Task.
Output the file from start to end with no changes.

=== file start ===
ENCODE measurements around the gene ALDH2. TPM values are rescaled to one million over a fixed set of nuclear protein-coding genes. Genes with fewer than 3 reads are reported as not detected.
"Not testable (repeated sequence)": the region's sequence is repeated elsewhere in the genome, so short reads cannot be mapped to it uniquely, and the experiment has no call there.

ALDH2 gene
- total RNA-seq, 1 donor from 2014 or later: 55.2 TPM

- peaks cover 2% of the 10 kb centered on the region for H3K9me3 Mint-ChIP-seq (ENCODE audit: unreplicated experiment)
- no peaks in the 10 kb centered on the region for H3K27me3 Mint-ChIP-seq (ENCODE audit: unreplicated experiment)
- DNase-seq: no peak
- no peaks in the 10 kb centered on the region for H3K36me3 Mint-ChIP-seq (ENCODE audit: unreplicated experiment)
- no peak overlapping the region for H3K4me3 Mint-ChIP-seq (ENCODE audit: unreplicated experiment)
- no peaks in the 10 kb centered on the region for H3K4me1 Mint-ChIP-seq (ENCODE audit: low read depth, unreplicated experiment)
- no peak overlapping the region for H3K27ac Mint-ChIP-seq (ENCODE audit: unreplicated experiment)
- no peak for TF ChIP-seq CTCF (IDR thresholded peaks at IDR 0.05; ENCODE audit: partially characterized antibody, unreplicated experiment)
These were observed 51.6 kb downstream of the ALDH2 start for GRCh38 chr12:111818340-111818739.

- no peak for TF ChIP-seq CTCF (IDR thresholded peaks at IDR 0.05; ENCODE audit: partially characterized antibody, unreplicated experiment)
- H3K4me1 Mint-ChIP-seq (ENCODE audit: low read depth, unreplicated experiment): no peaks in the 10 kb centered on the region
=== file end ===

ENCODE measurements around the gene ALDH2. TPM values are rescaled to one million over a fixed set of nuclear protein-coding genes. Genes with fewer than 3 reads are reported as not detected.
"Not testable (repeated sequence)": the region's sequence is repeated elsewhere in the genome, so short reads cannot be mapped to it uniquely, and the experiment has no call there.

ALDH2 gene
- total RNA-seq, 1 donor from 2014 or later: 55.2 TPM

- peaks cover 2% of the 10 kb centered on the region for H3K9me3 Mint-ChIP-seq (ENCODE audit: unreplicated experiment)
- no peaks in the 10 kb centered on the region for H3K27me3 Mint-ChIP-seq (ENCODE audit: unreplicated experiment)
- DNase-seq: no peak
- no peaks in the 10 kb centered on the region for H3K36me3 Mint-ChIP-seq (ENCODE audit: unreplicated experiment)
- no peak overlapping the region for H3K4me3 Mint-ChIP-seq (ENCODE audit: unreplicated experiment)
- no peaks in the 10 kb centered on the region for H3K4me1 Mint-ChIP-seq (ENCODE audit: low read depth, unreplicated experiment)
- no peak overlapping the region for H3K27ac Mint-ChIP-seq (ENCODE audit: unreplicated experiment)
- no peak for TF ChIP-seq CTCF (IDR thresholded peaks at IDR 0.05; ENCODE audit: partially characterized antibody, unreplicated experiment)
These were observed 51.6 kb downstream of the ALDH2 start for GRCh38 chr12:111818340-111818739.

- no peak for TF ChIP-seq CTCF (IDR thresholded peaks at IDR 0.05; ENCODE audit: partially characterized antibody, unreplicated experiment)
- H3K4me1 Mint-ChIP-seq (ENCODE audit: low read depth, unreplicated experiment): no peaks in the 10 kb centered on the region